This Summer, some friends of mine and I will be reading through James Joyce’s Ulysses–a mid-century modernist juggernaut that’s considered by many to be the greatest novel in the English language–and I want to invite all of you to join us. Feel free to pass this post (and its accompanying Google Doc) to anyone and everyone you think might be interested. You can purchase the book here.
The Bloomsday 2019 Kick-Off
Ulysses is at it most basic level, about one 24-hour period on June 16th, 1904 in the life of Leopold Bloom. For book nerds, that calendar day has subsequently been dubbed “Bloomsday”. Here in Philadelphia, there is a library and museum called The Rosenbach which has one of the only complete manuscripts ofUlysses, handwritten by Joyce. Every June 16th they throw a massive day-long block party celebrating Irish culture and James Joyce.
Our little reading group will begin on Bloomsday 2019, and we invite anyone in or near Philadelphia to come to The Rosenbach to party. We’ll then read through the book and, for those interested and able, we’ll occasionally meet in various Irish cafes and pubs around Philly to talk about the book. I’ll also try and blog a bit through the book here. Continue reading
But Herod the ruler, who had been rebuked by him because of Herodias, his brother’s wife, and because of all the evil things that Herod had done, added to them all by shutting up John in prison.
Ohh, that’s a nice literary turn of phrase. “Speaking of all the evil things he had done, he added to them by imprisoning John.”
See other Marginalia here.Read more about the series here.
In eternity there is indeed something true and sublime. But all these times and places and occasions are now and here. God himself culminates in the present moment, and will never be more divine in the lapse of all the ages. And we are enabled to apprehend at all what is sublime and noble only by the perpetual instilling and drenching of the reality that surrounds us…The poet or the artist never yet had so fair and noble a design but some of his posterity at least could accomplish it.
—Henry David Thoreau, Walden (via Austin Ricketts, who’s contributed to this blog before. My thoughts on this topic here.)
No, this post has nothing to do with the picture. Sorry.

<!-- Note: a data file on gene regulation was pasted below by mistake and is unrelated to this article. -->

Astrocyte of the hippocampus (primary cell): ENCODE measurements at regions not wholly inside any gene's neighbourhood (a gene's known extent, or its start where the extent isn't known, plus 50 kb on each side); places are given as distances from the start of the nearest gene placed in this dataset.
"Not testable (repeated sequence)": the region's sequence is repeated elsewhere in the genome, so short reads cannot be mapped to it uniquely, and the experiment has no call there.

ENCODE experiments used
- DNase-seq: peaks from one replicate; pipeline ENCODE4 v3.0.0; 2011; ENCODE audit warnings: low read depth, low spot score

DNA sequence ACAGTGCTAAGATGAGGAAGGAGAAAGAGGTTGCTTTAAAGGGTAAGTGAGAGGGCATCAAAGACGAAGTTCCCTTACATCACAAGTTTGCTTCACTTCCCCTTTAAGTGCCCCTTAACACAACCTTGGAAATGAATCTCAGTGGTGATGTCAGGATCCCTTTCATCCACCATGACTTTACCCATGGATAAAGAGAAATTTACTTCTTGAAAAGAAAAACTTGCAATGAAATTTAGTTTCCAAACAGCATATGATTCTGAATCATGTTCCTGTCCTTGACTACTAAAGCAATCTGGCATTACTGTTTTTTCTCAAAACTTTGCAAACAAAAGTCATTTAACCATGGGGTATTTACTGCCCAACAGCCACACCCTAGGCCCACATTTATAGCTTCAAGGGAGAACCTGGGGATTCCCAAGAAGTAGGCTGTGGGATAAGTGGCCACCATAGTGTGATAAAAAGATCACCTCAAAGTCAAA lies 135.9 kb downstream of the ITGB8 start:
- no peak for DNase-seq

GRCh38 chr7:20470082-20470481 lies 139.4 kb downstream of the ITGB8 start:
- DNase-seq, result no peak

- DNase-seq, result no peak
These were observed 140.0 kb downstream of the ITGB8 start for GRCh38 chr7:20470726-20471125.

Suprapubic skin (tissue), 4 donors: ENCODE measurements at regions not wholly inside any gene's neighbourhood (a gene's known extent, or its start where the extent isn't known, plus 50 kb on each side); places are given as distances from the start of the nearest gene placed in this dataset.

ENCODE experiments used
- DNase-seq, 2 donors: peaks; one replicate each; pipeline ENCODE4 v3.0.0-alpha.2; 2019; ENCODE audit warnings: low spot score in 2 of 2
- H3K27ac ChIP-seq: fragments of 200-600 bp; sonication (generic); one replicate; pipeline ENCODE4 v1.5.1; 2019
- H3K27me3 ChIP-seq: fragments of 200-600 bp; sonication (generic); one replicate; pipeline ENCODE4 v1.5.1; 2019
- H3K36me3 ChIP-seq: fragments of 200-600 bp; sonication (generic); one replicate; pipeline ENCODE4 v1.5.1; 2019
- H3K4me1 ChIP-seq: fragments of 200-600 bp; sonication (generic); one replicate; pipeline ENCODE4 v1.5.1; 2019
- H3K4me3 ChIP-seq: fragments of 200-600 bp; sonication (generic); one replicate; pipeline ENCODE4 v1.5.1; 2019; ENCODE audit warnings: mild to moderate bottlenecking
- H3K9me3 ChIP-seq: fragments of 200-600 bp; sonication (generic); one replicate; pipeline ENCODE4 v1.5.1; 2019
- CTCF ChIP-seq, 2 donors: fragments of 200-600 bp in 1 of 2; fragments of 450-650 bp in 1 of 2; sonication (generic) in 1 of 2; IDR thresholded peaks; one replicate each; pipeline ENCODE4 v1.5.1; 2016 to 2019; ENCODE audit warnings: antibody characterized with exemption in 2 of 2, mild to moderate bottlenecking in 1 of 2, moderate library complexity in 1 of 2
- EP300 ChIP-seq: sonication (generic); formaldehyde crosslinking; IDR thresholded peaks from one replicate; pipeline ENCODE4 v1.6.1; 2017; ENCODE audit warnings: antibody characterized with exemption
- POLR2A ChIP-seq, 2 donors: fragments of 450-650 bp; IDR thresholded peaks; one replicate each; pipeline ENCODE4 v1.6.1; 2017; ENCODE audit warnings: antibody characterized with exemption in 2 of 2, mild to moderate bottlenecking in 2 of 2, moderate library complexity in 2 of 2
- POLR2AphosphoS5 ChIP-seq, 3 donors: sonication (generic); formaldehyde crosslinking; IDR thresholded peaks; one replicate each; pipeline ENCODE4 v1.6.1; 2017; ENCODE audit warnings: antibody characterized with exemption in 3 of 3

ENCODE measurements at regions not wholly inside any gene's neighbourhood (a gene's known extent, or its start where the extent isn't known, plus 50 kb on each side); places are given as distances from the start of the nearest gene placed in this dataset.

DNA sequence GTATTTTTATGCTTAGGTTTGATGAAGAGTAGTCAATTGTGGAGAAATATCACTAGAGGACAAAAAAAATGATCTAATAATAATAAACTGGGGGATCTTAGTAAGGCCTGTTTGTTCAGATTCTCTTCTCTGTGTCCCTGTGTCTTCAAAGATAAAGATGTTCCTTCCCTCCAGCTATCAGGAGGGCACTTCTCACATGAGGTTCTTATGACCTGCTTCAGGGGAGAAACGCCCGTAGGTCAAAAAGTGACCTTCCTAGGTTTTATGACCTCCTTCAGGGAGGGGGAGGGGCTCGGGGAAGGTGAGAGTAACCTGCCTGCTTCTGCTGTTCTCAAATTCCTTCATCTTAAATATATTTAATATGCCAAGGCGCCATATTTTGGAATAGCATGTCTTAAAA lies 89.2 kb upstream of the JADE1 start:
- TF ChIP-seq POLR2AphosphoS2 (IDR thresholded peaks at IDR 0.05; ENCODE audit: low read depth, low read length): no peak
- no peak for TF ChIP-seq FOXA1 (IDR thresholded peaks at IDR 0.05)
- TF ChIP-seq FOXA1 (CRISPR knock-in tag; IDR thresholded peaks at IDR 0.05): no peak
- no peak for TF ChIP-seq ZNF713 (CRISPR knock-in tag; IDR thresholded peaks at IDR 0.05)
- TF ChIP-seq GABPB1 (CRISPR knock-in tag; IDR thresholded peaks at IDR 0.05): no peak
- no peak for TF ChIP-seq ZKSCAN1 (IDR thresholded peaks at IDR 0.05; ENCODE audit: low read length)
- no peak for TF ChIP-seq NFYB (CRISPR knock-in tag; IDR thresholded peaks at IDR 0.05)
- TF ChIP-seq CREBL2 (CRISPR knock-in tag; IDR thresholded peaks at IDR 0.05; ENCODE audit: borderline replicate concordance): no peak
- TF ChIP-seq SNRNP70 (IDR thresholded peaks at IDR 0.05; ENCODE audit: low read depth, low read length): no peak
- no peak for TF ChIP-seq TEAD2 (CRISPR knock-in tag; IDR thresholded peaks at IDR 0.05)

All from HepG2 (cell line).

(But it is an amazing picture, though, am I right? I think I look like Mario.)
As most people know, several months ago I started a new job. Part of my orientation in the specifics of this field was a 12-week training course with others in the field from different agencies all over the city. We had assigned seating–assigned at random–and the table of people I ended up with were pretty fantastic. We joked and learned and had a great time for our twelve weeks together.
During our hour-long lunch breaks, we would all pull out books and read at the table. We learned that each of us were lovers of books and as our 12-weeks came to an end, we decided to start a book club to stay in touch with one another.
Enter: Staché: the paper trail
The website: ReadMyStache.wordpress.com
Summer is over. The autumn rains
Have descended like tears from an invisible god.
I lie on this rock, the ringing of the isle’s name
drips off my ear
along with the stampede of water rushing
rushing through the silence
Clothed with beauty,
I began to understand,
The source of Jupiter-Zeus
And begin to form my own mythology
Within the realm of reality
I see the personality of the wind
The fright of the trees
the whispers of the water
The art of the sky the song of nature
My altar erected
I now understand
The quiver of twigs
the movement of fingers
through the hair of some autumn goddess
Golden; beloved and adored above all the others.
Birds in silent homage,
while sabbatical flowers fall.
I smell the smell of my sacrifice
burning at the altar
of my gods and goddesses as I long to merge.
Be made a tree,
To know and experience all that I love
in one embrace
One flesh of flesh
Dust of dust.
My heart in one accord, in that which I was made for
Worship of somethings someone anything
In hopes of finding joy.
As I lie in the midst of beauty’s nature’s beauty
I grow sad because:
For although they knew him,
they did not honor him as such
or give thanks to him,
but they became futile in their thinking,
and their foolish hearts were darkened.
Claiming to be wise,
they became fools,
and exchanged the glory of the immortal for images
resembling mortal man and birds and animals and reptiles.
Because they exchanged the truth about him for a lie
and worshiped and served the creation rather than
And I am no different.